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A New Path for Bipolar's Doggedly Impervious

News from the Department of Psychiatry and Behavioral Science

Helliwig
"I could tell it wasn't the placebo," says Helliwell of riluzole, normally an ALS drug.

Two summers ago, John Helliwell rounded up his pill bottles, the remains of a dozen or so medications supposed to dispel the depression that had cycled relentlessly in and out of his life for years. He’d been 12 the first time he tried suicide. Now at 43, he was unable to work, again putting his wife and teenage son through what he describes as “holy hell.”

Diagnosed with bipolar disorder five years ago, the Baltimore man had been given virtually every antidepressant drug, often in combination.  Some would help briefly, then wane. Others launched him—despite the lithium he took to stabilize his mood—into mania. He often didn’t know from day to day what self he’d see on waking up. Helliwell concluded there was only one thing his pills could do for him. He opened his assorted bottles and swallowed the contents.

Fortunately, Helliwell was brought back from his overdose. And soon after, he happened upon an ad for Jennifer Payne’s clinical trial, one the Hopkins psychiatrist had opened to people who, like him, were doggedly impervious to known antidepressants. With a shrug, he called Payne up.

Riluzole, the drug under study, at first seems an odd candidate for a depression therapy. Approved as a way to slow the motor nerve disease ALS, riluzole’s action isn’t crystal clear, though research shows that it inhibits release of glutamate—the brain’s most widespread neurotransmitter. But antidepressants typically target serotonin-based nerve circuits. Why turn to a different system?

 “The classic medications—the SSRIs, for example—can induce manic symptoms in bipolar patients,” Payne explains. “And as Mr. Helliwell knows, they can also bring rapid cycling. Our thinking was that a drug that didn’t work through usual pathways might be worth investigating.”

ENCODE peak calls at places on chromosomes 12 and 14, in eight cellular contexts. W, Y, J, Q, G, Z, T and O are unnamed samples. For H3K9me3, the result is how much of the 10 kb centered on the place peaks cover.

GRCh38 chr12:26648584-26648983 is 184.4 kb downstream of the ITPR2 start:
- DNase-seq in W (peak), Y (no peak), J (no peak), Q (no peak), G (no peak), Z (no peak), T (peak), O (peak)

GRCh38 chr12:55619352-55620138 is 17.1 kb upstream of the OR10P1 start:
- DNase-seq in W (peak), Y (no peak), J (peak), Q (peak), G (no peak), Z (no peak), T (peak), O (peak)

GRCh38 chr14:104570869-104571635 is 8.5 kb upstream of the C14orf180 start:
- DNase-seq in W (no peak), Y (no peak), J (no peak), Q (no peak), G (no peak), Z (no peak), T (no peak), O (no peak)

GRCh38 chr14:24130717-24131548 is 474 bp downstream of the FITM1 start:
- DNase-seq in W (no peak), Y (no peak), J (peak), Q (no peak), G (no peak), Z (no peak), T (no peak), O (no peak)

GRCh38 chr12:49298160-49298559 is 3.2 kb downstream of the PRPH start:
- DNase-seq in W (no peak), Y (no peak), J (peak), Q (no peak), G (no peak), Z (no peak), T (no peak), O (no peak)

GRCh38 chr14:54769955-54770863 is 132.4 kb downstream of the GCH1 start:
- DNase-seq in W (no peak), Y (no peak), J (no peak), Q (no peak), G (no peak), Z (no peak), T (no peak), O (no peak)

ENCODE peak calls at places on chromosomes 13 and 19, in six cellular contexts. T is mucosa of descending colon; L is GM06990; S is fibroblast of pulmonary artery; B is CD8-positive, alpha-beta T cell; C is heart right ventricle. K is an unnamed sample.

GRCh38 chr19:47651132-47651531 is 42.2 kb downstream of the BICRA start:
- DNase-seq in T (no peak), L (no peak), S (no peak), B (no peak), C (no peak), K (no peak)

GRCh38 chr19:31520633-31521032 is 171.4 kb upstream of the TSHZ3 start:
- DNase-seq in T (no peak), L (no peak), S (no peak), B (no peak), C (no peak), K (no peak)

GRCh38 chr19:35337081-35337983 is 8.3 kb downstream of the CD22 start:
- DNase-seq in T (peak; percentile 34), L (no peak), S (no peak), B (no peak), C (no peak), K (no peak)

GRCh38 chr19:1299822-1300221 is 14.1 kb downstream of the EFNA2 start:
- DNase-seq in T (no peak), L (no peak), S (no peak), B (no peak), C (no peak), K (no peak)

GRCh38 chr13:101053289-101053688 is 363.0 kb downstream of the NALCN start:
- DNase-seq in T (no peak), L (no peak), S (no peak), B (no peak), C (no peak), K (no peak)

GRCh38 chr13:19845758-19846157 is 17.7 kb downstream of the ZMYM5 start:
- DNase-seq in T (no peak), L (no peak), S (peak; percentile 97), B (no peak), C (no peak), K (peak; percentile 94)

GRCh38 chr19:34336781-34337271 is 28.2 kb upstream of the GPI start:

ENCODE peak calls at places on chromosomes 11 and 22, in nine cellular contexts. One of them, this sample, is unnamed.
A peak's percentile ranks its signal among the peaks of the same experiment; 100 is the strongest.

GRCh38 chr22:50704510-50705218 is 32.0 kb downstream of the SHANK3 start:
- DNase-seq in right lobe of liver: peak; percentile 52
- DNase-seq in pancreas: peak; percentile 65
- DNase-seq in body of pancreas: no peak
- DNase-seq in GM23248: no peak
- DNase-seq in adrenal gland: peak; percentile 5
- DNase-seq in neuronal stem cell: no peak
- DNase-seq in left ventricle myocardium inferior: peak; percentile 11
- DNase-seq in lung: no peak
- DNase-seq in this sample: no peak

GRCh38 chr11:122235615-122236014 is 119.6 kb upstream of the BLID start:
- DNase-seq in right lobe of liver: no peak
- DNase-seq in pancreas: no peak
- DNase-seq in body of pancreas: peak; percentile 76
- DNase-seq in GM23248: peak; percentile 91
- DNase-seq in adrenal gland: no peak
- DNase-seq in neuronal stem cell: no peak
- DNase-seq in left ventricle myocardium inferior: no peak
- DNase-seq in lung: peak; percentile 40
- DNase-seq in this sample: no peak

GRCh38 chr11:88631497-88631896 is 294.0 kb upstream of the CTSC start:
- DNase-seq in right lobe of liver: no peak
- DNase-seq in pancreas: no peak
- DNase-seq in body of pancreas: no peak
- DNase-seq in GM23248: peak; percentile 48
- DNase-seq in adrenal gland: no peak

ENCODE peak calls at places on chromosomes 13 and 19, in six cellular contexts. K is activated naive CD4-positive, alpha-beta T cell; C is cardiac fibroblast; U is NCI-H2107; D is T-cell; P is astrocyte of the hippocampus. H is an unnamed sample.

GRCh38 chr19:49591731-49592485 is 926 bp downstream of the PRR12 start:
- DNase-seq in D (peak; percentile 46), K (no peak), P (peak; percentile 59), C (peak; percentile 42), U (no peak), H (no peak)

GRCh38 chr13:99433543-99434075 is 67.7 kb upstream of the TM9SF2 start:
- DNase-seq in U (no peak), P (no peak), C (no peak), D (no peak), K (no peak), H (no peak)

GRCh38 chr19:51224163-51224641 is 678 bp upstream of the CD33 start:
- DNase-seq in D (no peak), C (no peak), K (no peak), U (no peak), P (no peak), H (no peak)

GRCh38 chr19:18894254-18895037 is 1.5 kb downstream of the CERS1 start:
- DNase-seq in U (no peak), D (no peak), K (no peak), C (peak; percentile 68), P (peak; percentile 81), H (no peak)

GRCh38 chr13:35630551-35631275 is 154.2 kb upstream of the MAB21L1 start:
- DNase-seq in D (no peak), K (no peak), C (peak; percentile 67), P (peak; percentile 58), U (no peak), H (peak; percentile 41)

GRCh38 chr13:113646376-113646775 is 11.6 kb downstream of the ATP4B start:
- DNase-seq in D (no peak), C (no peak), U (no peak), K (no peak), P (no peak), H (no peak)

Payne’s focus on riluzole began during postdoctoral studies at the NIH. The rationale for trying it came from news that many antidepressants indirectly affect glutamate neurons. Also, agents that block glutamate receptors seemed to lessen signs of depression in animal models and in some people. Payne helped run a small study of riluzole for treatment-resistant patients with major depression, with encouraging results. And in NIH’s trial of bipolar patients, after she’d left for Hopkins, the drug was also significantly positive.

“But we desperately needed a larger, double-blind, placebo-controlled trial,” she says—the gold standard of clinical research. Now, with a grant from the Stanley Medical Research Institute, Payne’s running such a study for some 60 bipolar patients. Half in it receive riluzole; the others, a placebo. All are kept on their lithium, depakote or other mood stabilizers. “That gives the study double value,” she says. “It’s rare to see a trial of mood stabilizers alone these days. But there’s evidence that on their own, they help depressive symptoms in some patients while they dampen mood swings.”

As for Helliwell, one of Payne’s first enrollees, he wasn’t surprised, at the end of his eight weeks, to learn he’d received riluzole, not the placebo. “It’s the longest any drug has worked for me,” he says. “After years of curling up in a ball on the sofa, I now get up every day and move forward. For me, that’s a major feat.”  

For information about this research, call: 410-502-2334.

Find other Hopkins Newsletter articles from past issues.

 
 
 
 
 
 

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